Local capacity-building programs equip a broad range of educators, artists, and community leaders with skills, resources, and support to promote critical and creative thinking, cross-cultural understanding, and the peaceful transformation of conflict.
We offer half-day and evening workshops, two- and three-day overnight workshops, two-week Educator Courses at the Seeds of Peace Camp, and multi-year Train the Trainers initiatives.
Our capacity-building programs are divided into three thematic streams:
PEACEFUL LEARNING ENVIRONMENTS
Each year Seeds of Peace conducts workshops that empower educators to create peaceful learning environments in the communities in which we work. These trainings offer participants personal care and support in their roles as models and mentors, as well as theoretical knowledge and practical skills to encourage active learning, imagination, effective communication, youth leadership, and healthy methods for coping with trauma.
Our Arts Integration programs grow from faith in the unparalleled power of the creative arts to facilitate deep self-expression and enlarge the scope of empathy and understanding needed to build a more just and humane world. We partner with individuals and allied organizations to run workshops for educators and artists who wish to learn more about using music, drama, visual arts, poetry, and prose to create unique learning opportunities in schools, communities, and the larger public sphere.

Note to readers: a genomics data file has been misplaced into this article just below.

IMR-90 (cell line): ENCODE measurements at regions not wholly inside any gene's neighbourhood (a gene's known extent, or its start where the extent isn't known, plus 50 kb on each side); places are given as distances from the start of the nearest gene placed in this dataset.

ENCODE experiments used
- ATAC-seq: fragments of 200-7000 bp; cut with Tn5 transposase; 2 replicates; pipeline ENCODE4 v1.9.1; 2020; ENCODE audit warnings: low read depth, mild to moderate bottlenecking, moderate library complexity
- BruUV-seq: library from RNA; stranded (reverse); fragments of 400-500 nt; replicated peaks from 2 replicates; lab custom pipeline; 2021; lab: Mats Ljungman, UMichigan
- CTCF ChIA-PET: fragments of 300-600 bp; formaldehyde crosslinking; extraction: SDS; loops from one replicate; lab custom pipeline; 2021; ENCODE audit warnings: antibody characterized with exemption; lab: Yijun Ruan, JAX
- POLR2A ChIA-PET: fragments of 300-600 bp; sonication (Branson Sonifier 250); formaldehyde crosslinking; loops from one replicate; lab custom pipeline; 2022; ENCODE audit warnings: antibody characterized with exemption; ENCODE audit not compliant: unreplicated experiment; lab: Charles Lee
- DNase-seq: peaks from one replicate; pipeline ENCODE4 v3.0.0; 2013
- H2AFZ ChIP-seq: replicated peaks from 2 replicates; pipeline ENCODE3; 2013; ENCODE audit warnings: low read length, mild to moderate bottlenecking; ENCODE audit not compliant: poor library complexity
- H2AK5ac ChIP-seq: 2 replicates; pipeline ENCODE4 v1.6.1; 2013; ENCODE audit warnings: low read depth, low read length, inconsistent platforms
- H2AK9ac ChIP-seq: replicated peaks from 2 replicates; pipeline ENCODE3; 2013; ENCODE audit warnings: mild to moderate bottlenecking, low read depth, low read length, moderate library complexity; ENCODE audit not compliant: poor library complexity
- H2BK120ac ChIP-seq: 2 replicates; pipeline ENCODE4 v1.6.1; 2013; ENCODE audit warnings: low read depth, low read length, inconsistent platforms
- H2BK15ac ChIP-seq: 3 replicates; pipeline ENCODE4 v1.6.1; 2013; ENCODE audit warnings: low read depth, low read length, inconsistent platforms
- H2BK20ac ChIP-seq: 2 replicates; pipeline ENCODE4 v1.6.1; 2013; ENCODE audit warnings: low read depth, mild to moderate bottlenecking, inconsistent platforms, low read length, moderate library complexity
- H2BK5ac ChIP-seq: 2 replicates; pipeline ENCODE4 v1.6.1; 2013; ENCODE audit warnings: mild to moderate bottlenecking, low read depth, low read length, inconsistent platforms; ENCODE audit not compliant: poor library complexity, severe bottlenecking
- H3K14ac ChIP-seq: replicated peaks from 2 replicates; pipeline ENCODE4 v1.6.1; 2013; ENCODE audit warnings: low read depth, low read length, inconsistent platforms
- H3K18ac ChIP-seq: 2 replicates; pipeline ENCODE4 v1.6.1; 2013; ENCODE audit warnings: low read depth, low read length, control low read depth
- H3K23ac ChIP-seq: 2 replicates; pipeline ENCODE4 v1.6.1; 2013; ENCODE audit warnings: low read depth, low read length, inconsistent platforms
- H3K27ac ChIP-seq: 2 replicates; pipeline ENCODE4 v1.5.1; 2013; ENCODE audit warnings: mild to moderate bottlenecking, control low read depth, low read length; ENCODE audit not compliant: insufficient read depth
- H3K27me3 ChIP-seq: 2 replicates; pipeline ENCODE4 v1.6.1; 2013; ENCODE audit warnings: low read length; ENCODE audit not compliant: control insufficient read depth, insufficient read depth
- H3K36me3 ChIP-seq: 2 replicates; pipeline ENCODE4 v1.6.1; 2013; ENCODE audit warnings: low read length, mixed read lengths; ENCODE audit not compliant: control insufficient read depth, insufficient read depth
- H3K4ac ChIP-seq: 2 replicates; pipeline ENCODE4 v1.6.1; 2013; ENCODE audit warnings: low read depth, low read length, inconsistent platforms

Making History programs focus on the intersection between the teaching and learning of the past and the formation of current values and identities. We explore questions at the heart of the narratives that enflame conflict: Where do “we” come from? Who is considered part of this “we?” And what might this mean about “them?” These workshops and related initiatives gather educators who are interested in encouraging students to explore multiple sides of a story, to think critically about the past, and to reflect on their own potential roles in shaping the future.
“The way I treat people has changed. I have become more patient. I can see other points of view and put mine aside to listen … I have a better connection with students. They can put themselves in each other’s shoes … A piece of advice for new teachers doing this: being successful is not easy. Know it is hard, but know that you can do it and will.” — Palestinian School Principal & Seeds of Peace Educator